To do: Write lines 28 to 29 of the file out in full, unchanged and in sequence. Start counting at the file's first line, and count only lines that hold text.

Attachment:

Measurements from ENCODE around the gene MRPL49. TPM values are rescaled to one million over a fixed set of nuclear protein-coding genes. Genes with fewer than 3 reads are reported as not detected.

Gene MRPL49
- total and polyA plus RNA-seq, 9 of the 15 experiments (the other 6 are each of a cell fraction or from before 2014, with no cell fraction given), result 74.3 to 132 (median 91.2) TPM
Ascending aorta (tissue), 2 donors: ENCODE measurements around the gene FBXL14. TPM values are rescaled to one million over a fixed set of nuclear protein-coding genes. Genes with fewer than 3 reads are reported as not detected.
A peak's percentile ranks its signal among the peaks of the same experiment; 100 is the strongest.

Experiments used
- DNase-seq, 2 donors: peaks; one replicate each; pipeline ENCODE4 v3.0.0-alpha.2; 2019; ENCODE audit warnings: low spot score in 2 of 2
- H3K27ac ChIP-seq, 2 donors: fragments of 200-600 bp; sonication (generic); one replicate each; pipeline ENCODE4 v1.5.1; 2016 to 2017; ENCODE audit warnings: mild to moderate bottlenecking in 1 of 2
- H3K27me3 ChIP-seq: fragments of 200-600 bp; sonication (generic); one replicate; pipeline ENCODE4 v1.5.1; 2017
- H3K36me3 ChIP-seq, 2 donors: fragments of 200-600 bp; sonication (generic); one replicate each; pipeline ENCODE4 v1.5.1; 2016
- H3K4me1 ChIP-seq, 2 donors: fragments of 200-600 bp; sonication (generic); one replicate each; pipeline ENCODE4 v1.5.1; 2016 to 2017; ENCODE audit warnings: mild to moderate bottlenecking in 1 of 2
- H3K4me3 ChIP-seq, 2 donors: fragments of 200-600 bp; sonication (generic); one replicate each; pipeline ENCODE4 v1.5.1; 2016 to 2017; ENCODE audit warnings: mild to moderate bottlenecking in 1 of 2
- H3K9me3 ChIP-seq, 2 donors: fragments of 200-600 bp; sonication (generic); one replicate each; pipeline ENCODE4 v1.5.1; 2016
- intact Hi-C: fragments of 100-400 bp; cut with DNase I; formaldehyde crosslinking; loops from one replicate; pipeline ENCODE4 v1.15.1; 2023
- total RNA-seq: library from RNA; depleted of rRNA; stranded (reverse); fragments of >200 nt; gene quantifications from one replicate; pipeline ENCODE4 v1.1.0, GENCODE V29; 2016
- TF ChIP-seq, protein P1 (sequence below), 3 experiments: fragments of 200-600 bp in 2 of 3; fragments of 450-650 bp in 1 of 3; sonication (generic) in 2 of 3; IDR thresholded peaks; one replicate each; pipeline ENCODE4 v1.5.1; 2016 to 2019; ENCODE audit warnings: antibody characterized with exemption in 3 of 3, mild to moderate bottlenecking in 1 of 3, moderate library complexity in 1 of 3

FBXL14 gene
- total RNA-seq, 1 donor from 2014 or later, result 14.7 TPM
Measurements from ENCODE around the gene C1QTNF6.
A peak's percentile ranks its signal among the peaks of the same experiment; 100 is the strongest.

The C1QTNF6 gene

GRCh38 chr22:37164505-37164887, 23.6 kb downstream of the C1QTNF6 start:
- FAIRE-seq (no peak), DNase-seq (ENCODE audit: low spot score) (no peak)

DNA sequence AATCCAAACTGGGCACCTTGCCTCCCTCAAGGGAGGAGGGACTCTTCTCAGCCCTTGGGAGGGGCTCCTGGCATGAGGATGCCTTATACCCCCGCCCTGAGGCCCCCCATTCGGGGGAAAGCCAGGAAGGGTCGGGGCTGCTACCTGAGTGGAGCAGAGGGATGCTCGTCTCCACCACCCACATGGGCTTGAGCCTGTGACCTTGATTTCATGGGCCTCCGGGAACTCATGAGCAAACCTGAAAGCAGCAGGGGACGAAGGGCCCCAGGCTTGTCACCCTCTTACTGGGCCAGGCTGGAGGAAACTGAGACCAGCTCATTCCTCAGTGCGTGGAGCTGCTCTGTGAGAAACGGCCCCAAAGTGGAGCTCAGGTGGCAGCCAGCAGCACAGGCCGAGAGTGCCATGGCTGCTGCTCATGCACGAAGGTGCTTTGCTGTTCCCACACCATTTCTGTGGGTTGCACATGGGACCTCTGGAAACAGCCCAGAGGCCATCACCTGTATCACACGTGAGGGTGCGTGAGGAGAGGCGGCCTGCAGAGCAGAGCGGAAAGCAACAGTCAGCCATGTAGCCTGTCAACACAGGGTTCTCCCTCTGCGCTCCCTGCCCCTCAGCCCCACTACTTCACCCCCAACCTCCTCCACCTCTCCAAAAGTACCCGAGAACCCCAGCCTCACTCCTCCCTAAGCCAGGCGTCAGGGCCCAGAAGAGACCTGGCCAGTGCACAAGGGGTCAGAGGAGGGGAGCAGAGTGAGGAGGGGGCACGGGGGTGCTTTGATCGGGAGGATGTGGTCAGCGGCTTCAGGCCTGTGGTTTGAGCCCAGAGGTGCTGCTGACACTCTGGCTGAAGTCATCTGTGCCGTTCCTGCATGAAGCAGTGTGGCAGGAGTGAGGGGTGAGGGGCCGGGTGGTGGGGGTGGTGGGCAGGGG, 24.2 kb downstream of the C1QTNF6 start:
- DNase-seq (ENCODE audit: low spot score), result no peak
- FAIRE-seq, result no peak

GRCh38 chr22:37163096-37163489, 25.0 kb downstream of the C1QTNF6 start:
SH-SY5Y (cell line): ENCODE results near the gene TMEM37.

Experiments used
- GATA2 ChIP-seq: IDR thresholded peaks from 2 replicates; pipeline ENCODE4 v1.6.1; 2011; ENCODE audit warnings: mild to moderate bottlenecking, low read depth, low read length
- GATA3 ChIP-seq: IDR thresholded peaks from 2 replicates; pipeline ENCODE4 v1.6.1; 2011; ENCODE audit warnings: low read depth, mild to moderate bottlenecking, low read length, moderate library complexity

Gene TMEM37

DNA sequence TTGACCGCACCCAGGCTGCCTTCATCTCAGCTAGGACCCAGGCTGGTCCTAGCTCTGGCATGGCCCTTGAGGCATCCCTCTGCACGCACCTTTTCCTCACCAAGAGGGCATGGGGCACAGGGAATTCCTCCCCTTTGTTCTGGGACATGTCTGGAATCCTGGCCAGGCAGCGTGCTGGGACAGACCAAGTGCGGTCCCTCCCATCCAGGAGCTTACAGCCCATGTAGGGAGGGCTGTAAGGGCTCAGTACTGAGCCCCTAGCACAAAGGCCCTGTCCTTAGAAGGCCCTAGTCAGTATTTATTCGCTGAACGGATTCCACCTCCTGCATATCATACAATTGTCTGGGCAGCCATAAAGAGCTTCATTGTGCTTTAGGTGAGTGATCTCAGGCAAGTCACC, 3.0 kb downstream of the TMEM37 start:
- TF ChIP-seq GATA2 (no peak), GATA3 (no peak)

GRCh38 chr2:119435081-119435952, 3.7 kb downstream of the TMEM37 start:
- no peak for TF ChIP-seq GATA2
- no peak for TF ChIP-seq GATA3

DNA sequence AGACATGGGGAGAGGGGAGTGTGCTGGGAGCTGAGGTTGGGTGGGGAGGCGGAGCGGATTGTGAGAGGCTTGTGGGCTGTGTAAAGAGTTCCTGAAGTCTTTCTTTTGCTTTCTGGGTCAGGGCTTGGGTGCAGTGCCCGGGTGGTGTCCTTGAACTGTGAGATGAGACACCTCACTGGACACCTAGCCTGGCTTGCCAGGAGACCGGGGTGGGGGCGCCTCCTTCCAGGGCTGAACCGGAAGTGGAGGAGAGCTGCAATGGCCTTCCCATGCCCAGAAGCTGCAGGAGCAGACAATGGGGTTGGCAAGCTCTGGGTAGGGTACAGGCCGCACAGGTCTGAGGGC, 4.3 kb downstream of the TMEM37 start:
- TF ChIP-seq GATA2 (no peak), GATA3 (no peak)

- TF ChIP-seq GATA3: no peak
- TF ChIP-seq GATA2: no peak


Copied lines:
SH-SY5Y (cell line): ENCODE results near the gene TMEM37.

Experiments used